Mistress Maven Part 2: Misconceptions of Life

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Mistress Maven Part 2: Misconceptions of Life
It was a difficult situation for me to face.

The doctor examined me and found no venereal disease but told me that I was pregnant.

Sitting in the doctor’s office, listening to what he had said, connecting this now with what had happened, I felt sick to my stomach I felt my bottom drop out. My husband was a tight-fisted, mean man and without a little bit of sex even now and then between us, what chance did I have for a happy life with him? At 21, my marriage had become like my parents’.

It was a difficult situation for me to face because it seemed like a repeat of my childhood. My parents had separated and my own upbringing was painful to bear. It was then I vowed never to leave my children causing them to suffer the way I did.

Coming from Jamaica, on a big ship taking me and my sons to England, we were met by my husband at South Hampton. Traveling with him on the train to his apartment in Wimbledon I looked out the window and saw smoke coming from the rooftops. I wondered “where were the homes?” I had taken them all to be factories. In Jamaica, chimney smoke came only from factories, not homes. I was new to London and it was new to me.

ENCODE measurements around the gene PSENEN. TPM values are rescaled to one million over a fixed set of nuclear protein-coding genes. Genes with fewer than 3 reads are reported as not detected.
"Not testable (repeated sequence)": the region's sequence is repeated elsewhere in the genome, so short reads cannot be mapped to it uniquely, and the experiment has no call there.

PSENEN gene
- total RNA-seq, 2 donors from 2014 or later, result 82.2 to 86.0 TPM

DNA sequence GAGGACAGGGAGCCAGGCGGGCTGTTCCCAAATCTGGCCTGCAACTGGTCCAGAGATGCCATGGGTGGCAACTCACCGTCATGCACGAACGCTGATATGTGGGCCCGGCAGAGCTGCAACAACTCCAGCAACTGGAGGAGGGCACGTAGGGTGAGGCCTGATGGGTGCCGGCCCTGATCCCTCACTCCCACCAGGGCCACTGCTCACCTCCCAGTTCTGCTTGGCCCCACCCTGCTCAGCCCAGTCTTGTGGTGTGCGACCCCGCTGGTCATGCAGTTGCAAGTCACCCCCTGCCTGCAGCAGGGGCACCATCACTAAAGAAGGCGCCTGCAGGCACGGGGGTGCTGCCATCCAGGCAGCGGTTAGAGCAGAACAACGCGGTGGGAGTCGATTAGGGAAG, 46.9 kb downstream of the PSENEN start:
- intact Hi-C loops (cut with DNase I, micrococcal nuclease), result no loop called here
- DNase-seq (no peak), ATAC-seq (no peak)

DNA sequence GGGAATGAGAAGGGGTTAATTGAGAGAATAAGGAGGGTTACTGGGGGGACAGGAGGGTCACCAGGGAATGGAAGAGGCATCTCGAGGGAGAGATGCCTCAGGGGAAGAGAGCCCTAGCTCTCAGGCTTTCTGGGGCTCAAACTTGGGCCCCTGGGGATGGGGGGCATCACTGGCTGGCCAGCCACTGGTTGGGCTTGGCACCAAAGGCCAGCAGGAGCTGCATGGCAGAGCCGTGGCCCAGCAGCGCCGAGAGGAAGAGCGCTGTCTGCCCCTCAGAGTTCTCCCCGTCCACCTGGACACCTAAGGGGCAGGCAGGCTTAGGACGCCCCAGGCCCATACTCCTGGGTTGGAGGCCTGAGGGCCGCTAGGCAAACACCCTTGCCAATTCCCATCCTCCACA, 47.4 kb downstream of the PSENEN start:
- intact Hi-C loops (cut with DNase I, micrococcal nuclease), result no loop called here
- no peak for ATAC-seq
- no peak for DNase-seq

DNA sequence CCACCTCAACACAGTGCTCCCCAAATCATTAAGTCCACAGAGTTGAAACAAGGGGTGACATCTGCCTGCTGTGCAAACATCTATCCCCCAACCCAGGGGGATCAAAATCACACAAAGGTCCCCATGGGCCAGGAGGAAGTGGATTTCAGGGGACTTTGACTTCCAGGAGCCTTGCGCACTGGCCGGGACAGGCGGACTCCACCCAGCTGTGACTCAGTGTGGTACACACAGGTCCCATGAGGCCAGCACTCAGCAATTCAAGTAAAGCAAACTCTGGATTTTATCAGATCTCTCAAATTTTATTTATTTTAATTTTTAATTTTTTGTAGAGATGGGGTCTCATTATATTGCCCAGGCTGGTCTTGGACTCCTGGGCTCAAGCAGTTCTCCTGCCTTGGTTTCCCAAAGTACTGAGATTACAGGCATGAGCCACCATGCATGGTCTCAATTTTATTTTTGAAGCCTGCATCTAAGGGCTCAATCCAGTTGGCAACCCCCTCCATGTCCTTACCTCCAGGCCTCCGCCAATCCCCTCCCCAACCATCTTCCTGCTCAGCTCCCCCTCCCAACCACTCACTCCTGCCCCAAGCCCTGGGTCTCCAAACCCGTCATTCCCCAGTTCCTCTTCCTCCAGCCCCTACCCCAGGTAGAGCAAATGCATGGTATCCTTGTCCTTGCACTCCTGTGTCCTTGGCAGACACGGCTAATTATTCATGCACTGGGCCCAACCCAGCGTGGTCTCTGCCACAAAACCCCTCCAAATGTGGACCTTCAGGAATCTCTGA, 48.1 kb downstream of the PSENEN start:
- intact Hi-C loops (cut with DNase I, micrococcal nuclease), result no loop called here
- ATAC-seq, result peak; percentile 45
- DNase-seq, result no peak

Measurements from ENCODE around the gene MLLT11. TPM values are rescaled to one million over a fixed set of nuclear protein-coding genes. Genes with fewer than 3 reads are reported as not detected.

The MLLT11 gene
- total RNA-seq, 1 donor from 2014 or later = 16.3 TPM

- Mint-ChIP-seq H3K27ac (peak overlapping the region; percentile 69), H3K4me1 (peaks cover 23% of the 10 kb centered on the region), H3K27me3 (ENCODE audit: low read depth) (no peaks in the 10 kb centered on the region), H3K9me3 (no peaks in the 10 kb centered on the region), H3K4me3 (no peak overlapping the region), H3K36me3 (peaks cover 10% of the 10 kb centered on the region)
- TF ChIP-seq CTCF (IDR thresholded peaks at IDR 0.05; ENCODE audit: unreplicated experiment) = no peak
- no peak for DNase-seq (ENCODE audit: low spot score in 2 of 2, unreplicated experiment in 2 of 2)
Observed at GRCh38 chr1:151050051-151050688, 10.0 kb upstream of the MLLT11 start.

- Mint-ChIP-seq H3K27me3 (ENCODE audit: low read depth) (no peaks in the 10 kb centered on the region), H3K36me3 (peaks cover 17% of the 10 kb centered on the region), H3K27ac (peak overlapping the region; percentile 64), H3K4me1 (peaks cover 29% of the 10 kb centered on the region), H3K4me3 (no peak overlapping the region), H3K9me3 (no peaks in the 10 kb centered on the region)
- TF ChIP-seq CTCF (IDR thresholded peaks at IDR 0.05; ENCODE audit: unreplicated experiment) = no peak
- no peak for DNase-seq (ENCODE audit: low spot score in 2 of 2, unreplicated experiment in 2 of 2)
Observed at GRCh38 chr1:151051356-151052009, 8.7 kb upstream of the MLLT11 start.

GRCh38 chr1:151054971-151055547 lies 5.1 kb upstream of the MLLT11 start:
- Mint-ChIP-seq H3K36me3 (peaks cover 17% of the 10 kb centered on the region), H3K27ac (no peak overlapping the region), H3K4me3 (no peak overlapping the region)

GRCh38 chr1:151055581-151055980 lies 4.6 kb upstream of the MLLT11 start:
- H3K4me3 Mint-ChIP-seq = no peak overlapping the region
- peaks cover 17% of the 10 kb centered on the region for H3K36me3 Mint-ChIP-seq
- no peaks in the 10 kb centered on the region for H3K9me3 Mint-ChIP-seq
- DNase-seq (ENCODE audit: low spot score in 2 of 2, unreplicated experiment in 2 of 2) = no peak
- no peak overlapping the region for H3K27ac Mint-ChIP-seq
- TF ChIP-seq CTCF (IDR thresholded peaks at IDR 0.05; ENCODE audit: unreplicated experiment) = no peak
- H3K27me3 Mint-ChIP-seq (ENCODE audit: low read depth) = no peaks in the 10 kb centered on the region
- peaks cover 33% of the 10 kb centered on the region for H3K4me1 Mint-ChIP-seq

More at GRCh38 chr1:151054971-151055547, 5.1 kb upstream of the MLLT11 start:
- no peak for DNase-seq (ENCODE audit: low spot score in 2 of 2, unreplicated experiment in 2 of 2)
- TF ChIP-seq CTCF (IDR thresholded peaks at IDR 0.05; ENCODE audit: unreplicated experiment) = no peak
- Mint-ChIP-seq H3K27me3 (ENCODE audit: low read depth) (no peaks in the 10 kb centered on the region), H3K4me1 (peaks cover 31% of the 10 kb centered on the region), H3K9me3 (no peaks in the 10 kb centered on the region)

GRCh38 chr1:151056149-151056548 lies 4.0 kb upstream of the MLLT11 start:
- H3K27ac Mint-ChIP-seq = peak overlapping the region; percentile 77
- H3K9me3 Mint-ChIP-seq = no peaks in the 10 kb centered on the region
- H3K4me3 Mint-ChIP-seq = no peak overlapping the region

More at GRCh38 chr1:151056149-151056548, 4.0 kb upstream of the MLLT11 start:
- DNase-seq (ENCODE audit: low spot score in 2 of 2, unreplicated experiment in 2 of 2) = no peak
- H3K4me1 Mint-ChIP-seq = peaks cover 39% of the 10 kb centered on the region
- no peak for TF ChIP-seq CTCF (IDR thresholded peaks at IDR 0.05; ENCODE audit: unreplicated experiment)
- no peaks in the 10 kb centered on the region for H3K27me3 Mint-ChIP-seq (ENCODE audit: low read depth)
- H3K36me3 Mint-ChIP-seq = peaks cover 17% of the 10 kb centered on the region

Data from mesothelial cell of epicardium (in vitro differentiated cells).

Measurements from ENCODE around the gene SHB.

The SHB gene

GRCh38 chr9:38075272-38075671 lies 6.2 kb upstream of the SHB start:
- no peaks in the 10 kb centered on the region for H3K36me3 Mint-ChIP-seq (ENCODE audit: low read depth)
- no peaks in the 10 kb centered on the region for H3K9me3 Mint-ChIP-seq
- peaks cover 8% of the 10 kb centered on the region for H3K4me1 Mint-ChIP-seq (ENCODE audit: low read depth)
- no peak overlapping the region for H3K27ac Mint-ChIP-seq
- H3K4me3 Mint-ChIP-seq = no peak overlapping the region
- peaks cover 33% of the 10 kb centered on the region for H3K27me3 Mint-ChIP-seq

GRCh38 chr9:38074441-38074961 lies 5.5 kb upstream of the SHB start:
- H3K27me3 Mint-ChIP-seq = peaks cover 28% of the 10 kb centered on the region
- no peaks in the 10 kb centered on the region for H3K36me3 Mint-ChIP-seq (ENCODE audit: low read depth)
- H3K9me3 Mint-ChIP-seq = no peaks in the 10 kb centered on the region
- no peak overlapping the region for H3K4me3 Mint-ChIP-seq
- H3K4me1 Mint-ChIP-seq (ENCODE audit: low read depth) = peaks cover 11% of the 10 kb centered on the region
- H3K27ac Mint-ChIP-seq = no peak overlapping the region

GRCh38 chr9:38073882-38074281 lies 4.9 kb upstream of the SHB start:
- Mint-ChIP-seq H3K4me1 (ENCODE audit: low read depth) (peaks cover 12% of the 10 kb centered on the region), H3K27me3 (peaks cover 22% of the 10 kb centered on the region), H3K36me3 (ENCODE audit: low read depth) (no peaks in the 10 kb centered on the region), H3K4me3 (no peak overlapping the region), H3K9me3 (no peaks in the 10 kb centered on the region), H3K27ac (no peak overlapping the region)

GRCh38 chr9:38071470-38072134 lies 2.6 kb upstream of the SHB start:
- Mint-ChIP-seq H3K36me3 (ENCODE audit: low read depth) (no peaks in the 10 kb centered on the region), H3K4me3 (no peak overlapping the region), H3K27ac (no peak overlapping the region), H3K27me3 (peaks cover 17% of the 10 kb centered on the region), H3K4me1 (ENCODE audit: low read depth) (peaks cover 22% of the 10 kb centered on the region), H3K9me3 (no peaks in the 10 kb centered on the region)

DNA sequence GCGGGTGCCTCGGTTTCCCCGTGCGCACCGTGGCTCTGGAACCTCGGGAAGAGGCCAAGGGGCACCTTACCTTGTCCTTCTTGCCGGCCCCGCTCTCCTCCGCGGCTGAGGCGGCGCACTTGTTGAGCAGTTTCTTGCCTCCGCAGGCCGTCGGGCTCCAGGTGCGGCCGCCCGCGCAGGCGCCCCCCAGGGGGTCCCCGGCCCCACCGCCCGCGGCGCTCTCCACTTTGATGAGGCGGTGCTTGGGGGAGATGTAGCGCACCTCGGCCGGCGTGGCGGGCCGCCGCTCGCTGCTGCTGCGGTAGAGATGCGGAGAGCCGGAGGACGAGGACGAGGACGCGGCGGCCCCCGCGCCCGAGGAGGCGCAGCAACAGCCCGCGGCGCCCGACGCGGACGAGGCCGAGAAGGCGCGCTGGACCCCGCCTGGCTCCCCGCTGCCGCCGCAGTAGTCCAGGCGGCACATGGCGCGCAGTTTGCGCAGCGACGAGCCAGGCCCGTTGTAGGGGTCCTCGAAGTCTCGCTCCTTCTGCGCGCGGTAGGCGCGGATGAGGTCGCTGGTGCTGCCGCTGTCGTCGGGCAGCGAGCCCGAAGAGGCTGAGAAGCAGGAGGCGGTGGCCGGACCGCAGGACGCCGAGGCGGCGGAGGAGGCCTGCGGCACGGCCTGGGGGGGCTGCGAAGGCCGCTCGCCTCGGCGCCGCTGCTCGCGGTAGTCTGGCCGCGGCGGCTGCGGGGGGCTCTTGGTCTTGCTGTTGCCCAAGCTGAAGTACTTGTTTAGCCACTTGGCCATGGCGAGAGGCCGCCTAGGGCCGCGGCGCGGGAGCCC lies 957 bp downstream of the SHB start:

Even the food was strange to me. The fish, for example, was so different from the ones I was used to eating or seeing in Jamaica. People’s front doors and windows were always closed while they watched you from behind lace curtains. One incident that took me by surprise was you needed to have your ticket to hand to the train conductor who would be waiting at the rail. My husband had our tickets and was in front of me. When I approached the man and saw him with his hand outstretched, I shook it. He laughed. I had thought he was there to shake hands, not realizing he was there to collect my ticket. New world, new customs to learn and adjust to.

There was no money on trees. When it snowed it was a beautiful sight, an excitable experience. Some homes were built without bathrooms. Their toilets were way at the back and some went to the bathhouse on weekends. In Jamaica, we had a bath daily but perhaps the climate in both countries made the difference.

There was plenty of rain and with no sunshine to follow. When the sun did come out and I put clothes on the line to dry, they became stiff because the water was still in them. London, its people and its customer were all new experiences for me to learn.

I’ll give it five years and no more, I thought.

My husband was the main earner for the home and we rented out rooms in the house which added to our income until we paid off the furniture.

During those days it was hard for a black person or family to find accommodation in a white person’s home. This situation forced many blacks to buy their own homes. It was easy to find renters, whether it was for a room or a flat.

There were the Africans and the West Indians who needed places to live. They were lovely people to get to know to mingle with and learn from. It was an eye-opening experience learning about them and their ways of preparing their food. It helped me to see variety as the spice of life.

In my marriage I felt trapped, helpless, stuck in the situation I had feared from childhood. Lucky for me my neighbours were the Morris family from Jamaica. I would go across to Mrs Morris to share my feelings.

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